Written by Nancer Ballard; ed. assistance by Savannah Jackson.
“Women’s voices and actions, while often unheard and unseen, have been and will forever be instrumental in conflict resolution.” So opens the Curatorial Statement by Susan Janowsky for the multi-media art show, Peace in Her Time; Visionary Women Against War and Violence. Sponsored by Unbound Visual Arts, the show is currently on exhibit at the Boston Public Library Honan-Allston Branch Art Gallery.
The exhibition includes a diverse collection of paintings, fiber arts, sculpture, collage, printmaking, book arts, and assemblage. Art helps us to see, and to not forget, both the horrific moments and also unexpected acts of inspiration. A a group, the artworks express the multiple dimensions of women’s struggles against violence and toward wholeness and peace throughout history and across the globe. Like art itself, the exhibit is a wonderful example of the whole being greater than the sum of its parts.
The artists were invited to submit artist statements along with their visual / sound works which the sponsor Unbound Visual Arts has collected in a bound volume available with the exhibit. Their statements and their art offer a window onto many values, concepts, and examples that characterize heroine journeys.
Valuing Relationships & Community Effort
Jean Askerkoff: For peace in our time, we must work together. Equality, kindness and respect for each other are needed to end divisiveness in our world.
Tsurn Mig Shmiklinski: Being a Woman, a minority woman, I face may obstacles as well as opportunities. It is hard to make it alone… the truth is that I don’t believe we have to.
Linda Clave: Women are beacons for nurturing spiritual values. Staying with our feminine souls brings forth a balancing force of equal magnitude to situations under duress. This allows for the understanding of the other with clarity. We are here to join each other and grow as humanity.
Empathy and Inclusiveness
Elizabeth Geers Loftis: The role of women in all facets of life is a topic I return to again and again. I am especially attracted to women from more rural, indigenous cultures.
Nancer Ballard: I originally wanted to do a piece on women and work because I was frustrated by hearing so many intelligent people assert that women had only begun to go to work during World War II. What about all the African Americans who have been working since this country was founded? What about the indentured servants who paid for their way to America with years of working? What about the Lowell Mill workers? Women throughout the world have played important roles in virtually every form of constructive peaceable work from antiquity to the present. The piece’s subtitle, Women in Labor, is a play on the concept of women forever giving birth creatively to the world on many levels.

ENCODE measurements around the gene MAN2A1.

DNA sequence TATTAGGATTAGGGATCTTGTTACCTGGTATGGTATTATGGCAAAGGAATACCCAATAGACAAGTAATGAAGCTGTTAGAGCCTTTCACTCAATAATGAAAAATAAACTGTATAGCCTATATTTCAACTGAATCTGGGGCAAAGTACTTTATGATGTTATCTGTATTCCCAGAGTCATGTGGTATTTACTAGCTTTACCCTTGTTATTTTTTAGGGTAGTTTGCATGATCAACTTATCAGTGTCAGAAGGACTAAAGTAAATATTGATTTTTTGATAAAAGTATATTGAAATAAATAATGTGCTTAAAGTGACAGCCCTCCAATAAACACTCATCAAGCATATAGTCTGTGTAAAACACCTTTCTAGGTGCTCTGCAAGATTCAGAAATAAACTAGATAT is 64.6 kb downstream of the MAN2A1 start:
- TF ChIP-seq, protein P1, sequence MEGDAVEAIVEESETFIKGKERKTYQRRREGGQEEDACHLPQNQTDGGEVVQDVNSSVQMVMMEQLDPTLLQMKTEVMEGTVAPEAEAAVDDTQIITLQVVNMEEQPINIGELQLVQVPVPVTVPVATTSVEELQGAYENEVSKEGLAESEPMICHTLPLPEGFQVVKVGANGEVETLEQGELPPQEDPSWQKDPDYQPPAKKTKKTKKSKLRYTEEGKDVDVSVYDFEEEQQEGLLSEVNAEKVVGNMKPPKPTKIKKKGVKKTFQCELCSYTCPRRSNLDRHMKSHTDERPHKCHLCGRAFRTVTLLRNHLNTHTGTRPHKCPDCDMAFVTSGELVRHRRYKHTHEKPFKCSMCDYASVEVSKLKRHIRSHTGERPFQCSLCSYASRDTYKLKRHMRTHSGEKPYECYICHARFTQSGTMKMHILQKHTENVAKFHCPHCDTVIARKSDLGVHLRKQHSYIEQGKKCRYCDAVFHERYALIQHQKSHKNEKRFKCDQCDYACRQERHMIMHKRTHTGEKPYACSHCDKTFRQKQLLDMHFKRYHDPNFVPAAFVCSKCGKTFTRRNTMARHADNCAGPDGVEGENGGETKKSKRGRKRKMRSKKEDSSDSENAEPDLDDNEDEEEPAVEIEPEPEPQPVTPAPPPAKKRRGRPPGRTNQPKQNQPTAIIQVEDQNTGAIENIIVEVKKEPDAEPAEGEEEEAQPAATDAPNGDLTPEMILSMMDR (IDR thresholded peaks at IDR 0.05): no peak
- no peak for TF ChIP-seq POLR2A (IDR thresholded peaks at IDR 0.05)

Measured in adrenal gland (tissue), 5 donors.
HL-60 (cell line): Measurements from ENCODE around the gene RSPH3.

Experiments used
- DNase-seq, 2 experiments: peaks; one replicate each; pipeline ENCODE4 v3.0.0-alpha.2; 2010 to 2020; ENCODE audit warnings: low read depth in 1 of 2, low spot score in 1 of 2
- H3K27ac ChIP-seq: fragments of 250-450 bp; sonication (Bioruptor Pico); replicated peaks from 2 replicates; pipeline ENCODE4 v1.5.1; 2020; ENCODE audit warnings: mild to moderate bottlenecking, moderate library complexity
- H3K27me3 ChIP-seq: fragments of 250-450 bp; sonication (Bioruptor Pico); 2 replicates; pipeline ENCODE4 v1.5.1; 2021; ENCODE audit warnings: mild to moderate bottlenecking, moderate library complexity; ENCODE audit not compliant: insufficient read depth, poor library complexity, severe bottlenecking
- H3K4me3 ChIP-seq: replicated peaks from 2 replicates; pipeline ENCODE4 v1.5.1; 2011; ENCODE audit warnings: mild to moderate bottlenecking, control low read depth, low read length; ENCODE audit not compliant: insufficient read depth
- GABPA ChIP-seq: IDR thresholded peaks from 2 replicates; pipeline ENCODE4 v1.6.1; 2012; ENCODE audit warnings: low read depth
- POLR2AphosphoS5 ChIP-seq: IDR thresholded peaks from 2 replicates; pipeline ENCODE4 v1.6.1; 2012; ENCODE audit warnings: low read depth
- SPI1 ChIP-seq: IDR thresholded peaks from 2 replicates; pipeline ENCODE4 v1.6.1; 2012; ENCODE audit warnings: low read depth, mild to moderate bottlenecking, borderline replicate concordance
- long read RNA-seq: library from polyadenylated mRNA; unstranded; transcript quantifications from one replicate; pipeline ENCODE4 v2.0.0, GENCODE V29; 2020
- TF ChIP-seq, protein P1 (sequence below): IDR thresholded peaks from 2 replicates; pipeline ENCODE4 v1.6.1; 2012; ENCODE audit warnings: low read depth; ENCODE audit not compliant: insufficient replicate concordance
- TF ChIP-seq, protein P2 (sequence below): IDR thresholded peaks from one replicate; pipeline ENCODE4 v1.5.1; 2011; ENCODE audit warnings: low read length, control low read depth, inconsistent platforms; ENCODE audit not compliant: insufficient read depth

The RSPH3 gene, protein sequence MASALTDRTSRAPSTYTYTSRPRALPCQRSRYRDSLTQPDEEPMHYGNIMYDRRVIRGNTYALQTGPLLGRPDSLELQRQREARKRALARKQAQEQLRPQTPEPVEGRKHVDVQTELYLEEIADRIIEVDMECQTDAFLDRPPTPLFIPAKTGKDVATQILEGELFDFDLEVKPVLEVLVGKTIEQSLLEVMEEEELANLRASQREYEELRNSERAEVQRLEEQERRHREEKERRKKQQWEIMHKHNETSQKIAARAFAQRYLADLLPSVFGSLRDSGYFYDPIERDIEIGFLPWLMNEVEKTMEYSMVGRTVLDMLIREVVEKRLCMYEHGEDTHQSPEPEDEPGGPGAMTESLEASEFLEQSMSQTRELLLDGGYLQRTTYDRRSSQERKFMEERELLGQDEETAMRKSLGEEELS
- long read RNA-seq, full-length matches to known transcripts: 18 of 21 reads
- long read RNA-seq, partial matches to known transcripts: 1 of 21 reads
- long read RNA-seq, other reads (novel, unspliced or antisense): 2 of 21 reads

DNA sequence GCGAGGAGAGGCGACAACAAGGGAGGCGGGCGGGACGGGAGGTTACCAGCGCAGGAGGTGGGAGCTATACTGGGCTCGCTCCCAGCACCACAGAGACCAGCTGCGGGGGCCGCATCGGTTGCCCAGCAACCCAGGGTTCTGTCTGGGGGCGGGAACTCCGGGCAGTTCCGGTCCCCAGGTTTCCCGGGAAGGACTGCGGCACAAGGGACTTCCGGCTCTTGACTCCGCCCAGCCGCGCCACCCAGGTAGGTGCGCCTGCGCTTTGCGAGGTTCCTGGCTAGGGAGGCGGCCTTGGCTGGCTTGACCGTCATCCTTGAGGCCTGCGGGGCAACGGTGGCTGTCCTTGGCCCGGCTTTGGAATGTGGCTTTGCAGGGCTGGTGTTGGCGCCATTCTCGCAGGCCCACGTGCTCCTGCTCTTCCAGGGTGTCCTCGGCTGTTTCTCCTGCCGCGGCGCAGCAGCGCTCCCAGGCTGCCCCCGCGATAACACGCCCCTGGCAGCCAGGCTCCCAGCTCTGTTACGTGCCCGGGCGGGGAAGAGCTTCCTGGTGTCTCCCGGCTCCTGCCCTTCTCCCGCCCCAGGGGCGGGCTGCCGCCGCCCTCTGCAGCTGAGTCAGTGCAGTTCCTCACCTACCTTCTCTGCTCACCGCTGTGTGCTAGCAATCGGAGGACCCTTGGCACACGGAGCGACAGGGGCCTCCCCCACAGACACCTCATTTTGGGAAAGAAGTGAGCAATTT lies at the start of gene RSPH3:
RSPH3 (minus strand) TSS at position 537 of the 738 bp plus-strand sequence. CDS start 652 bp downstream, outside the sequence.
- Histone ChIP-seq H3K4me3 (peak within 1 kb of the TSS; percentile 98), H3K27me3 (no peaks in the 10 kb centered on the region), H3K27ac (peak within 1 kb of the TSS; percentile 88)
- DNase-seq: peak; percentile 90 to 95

Peg Ehrlinger: Intisar is from Syria. Her home and mosque are in rubble, her beloved country destroyed by the ongoing Civil War. Her son is a first responder in the midst of the devastation… In the midst of the chaos, Intisar assists others as she is able, praying for the day the Damascus Rose may bloom again. Her gentle smile makes me wonder, would we be kinder to others if we considered the pain they hide?
Combining Binaries into Wholeness
Alicia Dwyer: The armor is constructed over a body case of a pregnant woman. Among the decorative flowers adorning the dress tiny toy soldiers lie hidden in the petals. Blending fabric and metal together creates a juxtaposition between contrasting elements of fragility and strength inherent in nature, individuals, and society.
Heidi Lee: Sacred is she. Holy, is she not. Within the same entity, does both wrath, lust, pride exist even for a short while alongside kindness humility, and self-control
Making Do, Repurposing, and Living in Concert with One’s Environment
Mary Gillis: The cloth piece was intended initially as a banner for a local weekly peace vigil but then turned into a wall quilt, which traveled to several art exhibits and now hangs in a charter high school in Roxbury.
Nancer Ballard: I believe art is a very powerful form of non-capitalist value—it is life affirming, it can be experienced by anyone who has access to it, and it can fulfill unlimited purposes. You can destroy a piece of art, but not the impulse and need to make art.
Persistence; Focusing on the Journey rather than the Moment of Triumphant Achievement
Brenda Gael McSweeney: This photograph captures Habibou Ouédraogo, Women’s Leader in the village of Zimtenga Kongoussi Zone, Burkina Faso and Scholastique Kompaoré, National Coordinator of the UNESCO Project for Equal Access of Women and Girls to Education as they debate the challenges of gender injustice, including the subordination of women and girls and violence against them, and income inequality.
Affirming Life rather than Conquest
Diane Sheridan: It is impossible not to feel [inspired] by women carrying their words proudly, their signs of protest towards peace and justice and hopefully opening someone’s eyes and heart even the smallest bit.
Peace in Her Time provides a multi-layered demonstration that art and peace work– in whatever way you do it— are like driving a stake in the ground and declaring that there is hope in the future—even if what you are depicting or experiencing is terrible.
Peace in Her Time; Visionary Women Against War and Violence is on exhibit at the Boston Public Library, Honan-Allston Branch Art Gallery through April 29, 2019. To find out more about Unbound Visual Arts, click here. To get directions to the gallery, click here.